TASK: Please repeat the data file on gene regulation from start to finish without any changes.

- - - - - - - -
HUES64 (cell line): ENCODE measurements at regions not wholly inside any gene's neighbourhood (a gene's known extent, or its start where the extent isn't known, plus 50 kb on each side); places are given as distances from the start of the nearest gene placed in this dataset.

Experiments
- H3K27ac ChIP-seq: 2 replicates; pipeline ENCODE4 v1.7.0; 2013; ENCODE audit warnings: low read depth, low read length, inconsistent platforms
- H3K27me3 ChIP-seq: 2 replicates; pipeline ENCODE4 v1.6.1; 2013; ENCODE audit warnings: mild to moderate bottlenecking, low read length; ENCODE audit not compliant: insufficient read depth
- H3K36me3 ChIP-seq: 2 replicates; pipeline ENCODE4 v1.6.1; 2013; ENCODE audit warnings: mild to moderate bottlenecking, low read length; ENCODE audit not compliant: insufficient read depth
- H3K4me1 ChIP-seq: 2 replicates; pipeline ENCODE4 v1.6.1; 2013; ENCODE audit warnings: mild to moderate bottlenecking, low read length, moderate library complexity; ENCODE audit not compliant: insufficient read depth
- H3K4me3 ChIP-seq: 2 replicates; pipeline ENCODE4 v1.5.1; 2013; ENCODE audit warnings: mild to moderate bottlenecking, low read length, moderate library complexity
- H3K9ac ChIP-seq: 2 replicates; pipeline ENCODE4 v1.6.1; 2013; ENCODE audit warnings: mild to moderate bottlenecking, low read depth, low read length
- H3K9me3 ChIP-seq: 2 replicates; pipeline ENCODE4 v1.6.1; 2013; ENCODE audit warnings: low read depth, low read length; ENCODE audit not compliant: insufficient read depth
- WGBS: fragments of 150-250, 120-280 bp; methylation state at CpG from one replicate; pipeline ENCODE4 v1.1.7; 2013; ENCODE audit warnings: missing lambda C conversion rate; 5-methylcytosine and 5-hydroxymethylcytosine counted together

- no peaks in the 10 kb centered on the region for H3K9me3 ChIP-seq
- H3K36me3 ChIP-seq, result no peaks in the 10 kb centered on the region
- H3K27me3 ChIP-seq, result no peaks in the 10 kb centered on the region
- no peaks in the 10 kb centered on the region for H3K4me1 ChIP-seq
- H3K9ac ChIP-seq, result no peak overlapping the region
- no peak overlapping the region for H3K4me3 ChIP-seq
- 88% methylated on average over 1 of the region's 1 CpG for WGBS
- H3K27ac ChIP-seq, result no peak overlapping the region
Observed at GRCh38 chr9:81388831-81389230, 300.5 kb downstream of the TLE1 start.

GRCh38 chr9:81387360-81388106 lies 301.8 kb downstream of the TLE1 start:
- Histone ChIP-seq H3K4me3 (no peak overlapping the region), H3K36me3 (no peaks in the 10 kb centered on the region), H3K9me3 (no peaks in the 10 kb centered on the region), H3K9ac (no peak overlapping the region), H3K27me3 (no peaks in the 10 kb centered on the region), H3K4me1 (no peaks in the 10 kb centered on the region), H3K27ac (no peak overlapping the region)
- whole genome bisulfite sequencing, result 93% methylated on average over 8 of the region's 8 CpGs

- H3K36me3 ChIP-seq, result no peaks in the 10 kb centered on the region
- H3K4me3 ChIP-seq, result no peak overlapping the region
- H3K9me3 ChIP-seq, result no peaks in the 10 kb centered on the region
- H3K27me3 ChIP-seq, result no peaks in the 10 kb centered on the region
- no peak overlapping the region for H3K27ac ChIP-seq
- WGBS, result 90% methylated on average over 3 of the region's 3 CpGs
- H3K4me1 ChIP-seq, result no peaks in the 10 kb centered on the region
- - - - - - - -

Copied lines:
HUES64 (cell line): ENCODE measurements at regions not wholly inside any gene's neighbourhood (a gene's known extent, or its start where the extent isn't known, plus 50 kb on each side); places are given as distances from the start of the nearest gene placed in this dataset.

Experiments
- H3K27ac ChIP-seq: 2 replicates; pipeline ENCODE4 v1.7.0; 2013; ENCODE audit warnings: low read depth, low read length, inconsistent platforms
- H3K27me3 ChIP-seq: 2 replicates; pipeline ENCODE4 v1.6.1; 2013; ENCODE audit warnings: mild to moderate bottlenecking, low read length; ENCODE audit not compliant: insufficient read depth
- H3K36me3 ChIP-seq: 2 replicates; pipeline ENCODE4 v1.6.1; 2013; ENCODE audit warnings: mild to moderate bottlenecking, low read length; ENCODE audit not compliant: insufficient read depth
- H3K4me1 ChIP-seq: 2 replicates; pipeline ENCODE4 v1.6.1; 2013; ENCODE audit warnings: mild to moderate bottlenecking, low read length, moderate library complexity; ENCODE audit not compliant: insufficient read depth
- H3K4me3 ChIP-seq: 2 replicates; pipeline ENCODE4 v1.5.1; 2013; ENCODE audit warnings: mild to moderate bottlenecking, low read length, moderate library complexity
- H3K9ac ChIP-seq: 2 replicates; pipeline ENCODE4 v1.6.1; 2013; ENCODE audit warnings: mild to moderate bottlenecking, low read depth, low read length
- H3K9me3 ChIP-seq: 2 replicates; pipeline ENCODE4 v1.6.1; 2013; ENCODE audit warnings: low read depth, low read length; ENCODE audit not compliant: insufficient read depth
- WGBS: fragments of 150-250, 120-280 bp; methylation state at CpG from one replicate; pipeline ENCODE4 v1.1.7; 2013; ENCODE audit warnings: missing lambda C conversion rate; 5-methylcytosine and 5-hydroxymethylcytosine counted together

- no peaks in the 10 kb centered on the region for H3K9me3 ChIP-seq
- H3K36me3 ChIP-seq, result no peaks in the 10 kb centered on the region
- H3K27me3 ChIP-seq, result no peaks in the 10 kb centered on the region
- no peaks in the 10 kb centered on the region for H3K4me1 ChIP-seq
- H3K9ac ChIP-seq, result no peak overlapping the region
- no peak overlapping the region for H3K4me3 ChIP-seq
- 88% methylated on average over 1 of the region's 1 CpG for WGBS
- H3K27ac ChIP-seq, result no peak overlapping the region
Observed at GRCh38 chr9:81388831-81389230, 300.5 kb downstream of the TLE1 start.

GRCh38 chr9:81387360-81388106 lies 301.8 kb downstream of the TLE1 start:
- Histone ChIP-seq H3K4me3 (no peak overlapping the region), H3K36me3 (no peaks in the 10 kb centered on the region), H3K9me3 (no peaks in the 10 kb centered on the region), H3K9ac (no peak overlapping the region), H3K27me3 (no peaks in the 10 kb centered on the region), H3K4me1 (no peaks in the 10 kb centered on the region), H3K27ac (no peak overlapping the region)
- whole genome bisulfite sequencing, result 93% methylated on average over 8 of the region's 8 CpGs

- H3K36me3 ChIP-seq, result no peaks in the 10 kb centered on the region
- H3K4me3 ChIP-seq, result no peak overlapping the region
- H3K9me3 ChIP-seq, result no peaks in the 10 kb centered on the region
- H3K27me3 ChIP-seq, result no peaks in the 10 kb centered on the region
- no peak overlapping the region for H3K27ac ChIP-seq
- WGBS, result 90% methylated on average over 3 of the region's 3 CpGs
- H3K4me1 ChIP-seq, result no peaks in the 10 kb centered on the region